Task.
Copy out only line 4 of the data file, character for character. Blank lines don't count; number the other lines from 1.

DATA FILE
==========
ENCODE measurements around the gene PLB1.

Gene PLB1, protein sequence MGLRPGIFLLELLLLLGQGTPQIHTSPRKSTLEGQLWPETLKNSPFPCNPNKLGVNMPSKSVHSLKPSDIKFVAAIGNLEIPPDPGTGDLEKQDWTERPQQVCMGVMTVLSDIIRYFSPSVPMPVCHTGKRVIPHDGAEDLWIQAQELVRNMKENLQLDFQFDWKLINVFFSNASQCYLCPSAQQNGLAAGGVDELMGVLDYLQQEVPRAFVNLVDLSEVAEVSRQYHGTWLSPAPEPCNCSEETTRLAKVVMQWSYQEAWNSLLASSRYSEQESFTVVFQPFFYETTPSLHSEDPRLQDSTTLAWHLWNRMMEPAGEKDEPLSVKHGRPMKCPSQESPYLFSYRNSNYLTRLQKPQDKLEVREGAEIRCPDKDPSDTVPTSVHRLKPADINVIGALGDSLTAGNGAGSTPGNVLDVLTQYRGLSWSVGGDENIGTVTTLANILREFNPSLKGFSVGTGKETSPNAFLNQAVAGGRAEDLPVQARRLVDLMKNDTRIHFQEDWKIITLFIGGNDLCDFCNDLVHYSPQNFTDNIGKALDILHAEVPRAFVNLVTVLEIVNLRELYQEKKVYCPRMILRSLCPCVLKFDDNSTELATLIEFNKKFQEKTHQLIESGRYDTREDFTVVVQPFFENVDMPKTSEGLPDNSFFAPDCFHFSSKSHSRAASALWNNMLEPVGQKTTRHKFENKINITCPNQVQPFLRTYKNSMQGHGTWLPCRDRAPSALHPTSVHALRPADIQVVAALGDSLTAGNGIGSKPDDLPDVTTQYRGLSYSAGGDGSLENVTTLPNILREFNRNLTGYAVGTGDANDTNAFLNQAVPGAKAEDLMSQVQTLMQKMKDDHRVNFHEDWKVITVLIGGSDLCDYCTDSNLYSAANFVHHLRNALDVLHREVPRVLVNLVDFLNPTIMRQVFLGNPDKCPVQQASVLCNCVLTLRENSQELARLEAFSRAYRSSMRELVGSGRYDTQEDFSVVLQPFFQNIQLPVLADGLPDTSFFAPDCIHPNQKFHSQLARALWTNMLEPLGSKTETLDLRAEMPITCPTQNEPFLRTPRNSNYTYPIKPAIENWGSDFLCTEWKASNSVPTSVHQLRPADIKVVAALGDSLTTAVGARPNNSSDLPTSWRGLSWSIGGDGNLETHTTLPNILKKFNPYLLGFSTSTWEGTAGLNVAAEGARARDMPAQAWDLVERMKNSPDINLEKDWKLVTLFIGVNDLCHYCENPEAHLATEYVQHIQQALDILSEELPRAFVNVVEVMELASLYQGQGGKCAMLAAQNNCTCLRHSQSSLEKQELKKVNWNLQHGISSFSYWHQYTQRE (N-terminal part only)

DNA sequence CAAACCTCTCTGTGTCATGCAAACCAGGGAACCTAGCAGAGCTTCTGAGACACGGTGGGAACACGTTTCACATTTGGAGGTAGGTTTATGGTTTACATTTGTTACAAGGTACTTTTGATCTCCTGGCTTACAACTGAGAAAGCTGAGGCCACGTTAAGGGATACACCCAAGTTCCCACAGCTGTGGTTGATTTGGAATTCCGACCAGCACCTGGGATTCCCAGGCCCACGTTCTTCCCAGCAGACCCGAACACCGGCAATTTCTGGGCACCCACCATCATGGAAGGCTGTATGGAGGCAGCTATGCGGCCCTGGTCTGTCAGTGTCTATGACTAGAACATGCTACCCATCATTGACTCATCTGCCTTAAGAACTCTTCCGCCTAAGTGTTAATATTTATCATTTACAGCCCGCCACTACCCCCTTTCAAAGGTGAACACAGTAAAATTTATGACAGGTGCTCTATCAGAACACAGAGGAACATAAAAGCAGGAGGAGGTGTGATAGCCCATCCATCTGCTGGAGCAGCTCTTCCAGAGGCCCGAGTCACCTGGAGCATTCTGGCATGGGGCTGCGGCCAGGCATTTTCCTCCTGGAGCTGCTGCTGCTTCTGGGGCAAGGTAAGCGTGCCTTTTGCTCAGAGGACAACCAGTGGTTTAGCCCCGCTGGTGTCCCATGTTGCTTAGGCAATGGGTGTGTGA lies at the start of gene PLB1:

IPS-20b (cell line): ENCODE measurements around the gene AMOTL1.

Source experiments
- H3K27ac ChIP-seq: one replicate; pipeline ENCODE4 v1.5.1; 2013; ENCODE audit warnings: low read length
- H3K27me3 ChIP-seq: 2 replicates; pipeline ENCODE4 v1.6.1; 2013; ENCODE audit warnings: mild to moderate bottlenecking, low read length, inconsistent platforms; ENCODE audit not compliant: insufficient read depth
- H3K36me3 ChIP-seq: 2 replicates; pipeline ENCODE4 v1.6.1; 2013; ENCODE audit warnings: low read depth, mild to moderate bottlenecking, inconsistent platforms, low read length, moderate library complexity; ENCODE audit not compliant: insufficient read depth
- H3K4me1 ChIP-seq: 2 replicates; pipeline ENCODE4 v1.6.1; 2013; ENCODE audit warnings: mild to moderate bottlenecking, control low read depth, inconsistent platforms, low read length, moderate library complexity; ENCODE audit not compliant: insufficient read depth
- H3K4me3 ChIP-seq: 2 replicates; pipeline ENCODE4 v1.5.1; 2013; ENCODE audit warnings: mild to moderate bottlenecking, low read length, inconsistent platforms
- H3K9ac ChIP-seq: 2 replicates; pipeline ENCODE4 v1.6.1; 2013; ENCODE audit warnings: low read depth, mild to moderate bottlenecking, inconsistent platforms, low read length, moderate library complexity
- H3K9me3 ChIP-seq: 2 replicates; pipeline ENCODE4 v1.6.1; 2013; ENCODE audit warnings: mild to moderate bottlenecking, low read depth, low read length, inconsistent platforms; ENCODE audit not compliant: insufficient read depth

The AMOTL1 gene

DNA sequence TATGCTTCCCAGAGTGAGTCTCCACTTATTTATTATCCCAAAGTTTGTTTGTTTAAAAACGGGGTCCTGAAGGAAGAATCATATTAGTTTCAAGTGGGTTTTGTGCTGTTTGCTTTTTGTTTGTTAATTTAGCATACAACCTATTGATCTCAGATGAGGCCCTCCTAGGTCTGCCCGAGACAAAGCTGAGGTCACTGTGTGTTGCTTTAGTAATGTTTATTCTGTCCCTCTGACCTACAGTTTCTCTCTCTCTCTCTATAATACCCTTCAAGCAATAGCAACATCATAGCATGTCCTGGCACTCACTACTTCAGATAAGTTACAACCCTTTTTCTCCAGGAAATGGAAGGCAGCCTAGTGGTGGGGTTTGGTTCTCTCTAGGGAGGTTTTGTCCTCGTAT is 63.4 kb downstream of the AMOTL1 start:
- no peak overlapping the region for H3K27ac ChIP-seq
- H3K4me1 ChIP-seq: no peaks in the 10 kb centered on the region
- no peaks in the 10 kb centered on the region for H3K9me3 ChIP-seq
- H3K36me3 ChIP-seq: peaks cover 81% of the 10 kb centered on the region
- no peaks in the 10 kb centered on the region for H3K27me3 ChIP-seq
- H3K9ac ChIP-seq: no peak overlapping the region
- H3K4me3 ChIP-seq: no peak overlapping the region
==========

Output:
IPS-20b (cell line): ENCODE measurements around the gene AMOTL1.